Web Panel: The Rise of Fake News at a Time of Crisis: Addressing Misinformation Related to COVID-19

October 16, 2020

Panelists: Dr. Regina Nuzzo, Dr. Matthew Facciani, and Dr. K. “Vish” Viswanath

The COVID-19 pandemic has been fraught with conflicting opinions and misinformation, making it difficult for the public to distinguish between reliable, factual information and fake news. Everyone grapples to find answers during this time of uncertainty, which provides fertile ground for misinterpretations of evidence and officials’ communication. While scientists are striving to understand the novel coronavirus and develop vaccines, therapeutics, and diagnostics to protect individuals and communities, early stages of research do not lend well to scientific consensus, which leads to over-interpretation of divergent opinions, public mistrust, and heightened uncertainty. Not only might this result in distrust of future scientific developments, consequences may also include heightened vaccine hesitancy, extreme distrust in the government, and abandonment of practices that can save lives (Van Bavel et al., 2020). Constituents look to their leaders for answers; therefore, policymakers have a role in discussing factual evidence to address the public’s uncertainty during this time of crisis. This virtual panel will discuss not only what is contributing to the spread of misinformation around COVID-19 but also strategies for combating such misinformation through effective communication about the state of the science.

Panelist bios:


Dr. Regina Nuzzo

Dr. Regina Nuzzo is a statistics professor and award-winning science communicator. She has a PhD in Statistics from Stanford University and did her graduate training in science communication at University of California Santa Cruz. Her writings on health, medicine, probability, statistics, and the research process have appeared in Scientific American, Science News, Reader’s Digest, the Los Angeles Times, the New York Times, Nature, and the Proceedings of the National Academy of Sciences, among others. She was featured in PBS’s NOVA: Prediction by the Numbers and has given talks around the world on how not to fool yourself with statistics. She is currently a professor at Gallaudet University in Washington, DC, and Senior Advisor for Statistics Communication at the American Statistical Association.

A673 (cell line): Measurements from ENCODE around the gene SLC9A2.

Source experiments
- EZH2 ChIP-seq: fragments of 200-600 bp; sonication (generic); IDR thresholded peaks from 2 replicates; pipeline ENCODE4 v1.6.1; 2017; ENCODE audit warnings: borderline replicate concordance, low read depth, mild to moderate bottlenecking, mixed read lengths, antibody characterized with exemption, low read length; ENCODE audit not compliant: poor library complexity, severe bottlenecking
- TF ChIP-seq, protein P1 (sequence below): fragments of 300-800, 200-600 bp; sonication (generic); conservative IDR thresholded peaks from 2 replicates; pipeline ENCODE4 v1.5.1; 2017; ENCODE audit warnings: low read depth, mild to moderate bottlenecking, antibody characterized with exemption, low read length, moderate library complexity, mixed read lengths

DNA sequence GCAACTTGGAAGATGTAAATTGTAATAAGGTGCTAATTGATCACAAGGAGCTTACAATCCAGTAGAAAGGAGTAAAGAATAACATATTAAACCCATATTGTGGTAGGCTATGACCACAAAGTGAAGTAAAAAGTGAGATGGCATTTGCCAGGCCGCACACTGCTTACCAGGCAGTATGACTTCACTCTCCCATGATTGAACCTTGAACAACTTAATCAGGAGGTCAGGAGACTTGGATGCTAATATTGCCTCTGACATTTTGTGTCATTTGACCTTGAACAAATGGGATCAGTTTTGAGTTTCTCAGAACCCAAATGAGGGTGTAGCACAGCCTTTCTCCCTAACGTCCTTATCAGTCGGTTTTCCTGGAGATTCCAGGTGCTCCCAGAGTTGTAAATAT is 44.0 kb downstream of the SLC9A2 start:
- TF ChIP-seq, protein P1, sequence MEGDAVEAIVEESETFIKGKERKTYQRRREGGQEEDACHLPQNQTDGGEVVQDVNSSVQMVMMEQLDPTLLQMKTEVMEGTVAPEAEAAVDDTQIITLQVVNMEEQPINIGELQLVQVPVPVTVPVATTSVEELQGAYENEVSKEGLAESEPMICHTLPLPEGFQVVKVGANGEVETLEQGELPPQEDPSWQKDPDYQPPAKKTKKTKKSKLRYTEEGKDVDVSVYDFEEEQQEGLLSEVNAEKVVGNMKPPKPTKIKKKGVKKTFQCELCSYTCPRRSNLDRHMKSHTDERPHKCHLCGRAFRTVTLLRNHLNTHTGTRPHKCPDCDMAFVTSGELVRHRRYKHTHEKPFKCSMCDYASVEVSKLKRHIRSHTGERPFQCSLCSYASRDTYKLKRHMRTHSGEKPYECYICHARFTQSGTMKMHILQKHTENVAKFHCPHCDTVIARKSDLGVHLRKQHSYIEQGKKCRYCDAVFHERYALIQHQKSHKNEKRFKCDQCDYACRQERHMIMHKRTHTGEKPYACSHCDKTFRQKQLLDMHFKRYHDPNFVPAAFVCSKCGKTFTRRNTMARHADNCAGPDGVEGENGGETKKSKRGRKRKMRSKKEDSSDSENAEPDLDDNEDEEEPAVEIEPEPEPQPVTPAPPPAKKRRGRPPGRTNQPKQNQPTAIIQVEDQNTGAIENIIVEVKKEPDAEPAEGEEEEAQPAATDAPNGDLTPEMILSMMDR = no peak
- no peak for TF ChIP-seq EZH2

Dr. Matthew Facciani

Dr. Matthew Facciani is a postdoctoral researcher at Vanderbilt University in the Medicine, Health, and Society department. He received a BA in Psychology from Westminster College and MA and PhD in Sociology from The University of South Carolina. His research interests include LGBTQ health, social networks, political polarization, and misinformation. Facciani’s writing on political polarization and misinformation has appeared in The Conversation, Snopes, Salon, The Houston Chronicle, and other outlets. Facciani has also given talks about his research to audiences around the country and has provided scientific testimony to policy makers.

Dr. K. “Vish” Viswanath

Dr. K. “Vish” Viswanath is a Lee Kum Kee Professor of Health Communication in the Department of Social and Behavioral Sciences at the Harvard T. H. Chan School of Public Health (HSPH) and in the McGraw-Patterson Center for Population Sciences at the Dana-Farber Cancer Institute (DFCI). He is also the Faculty Director of the Health Communication Core of the Dana-Farber/Harvard Cancer Center (DF/HCC). Dr. Viswanath’s work, drawing from literatures in communication science, social epidemiology, and social and health behavior sciences, focuses on translational communication science to influence public health policy and practice. His primary research is in documenting the relationship between communication inequalities, poverty and health disparities, and knowledge translation to address health disparities. He has served and is continuing to serve on several national committees including for the US Department of Health and Human Services, the Centers for Disease Control and Prevention and the National Academy of Sciences, and the National Academy of Medicine.

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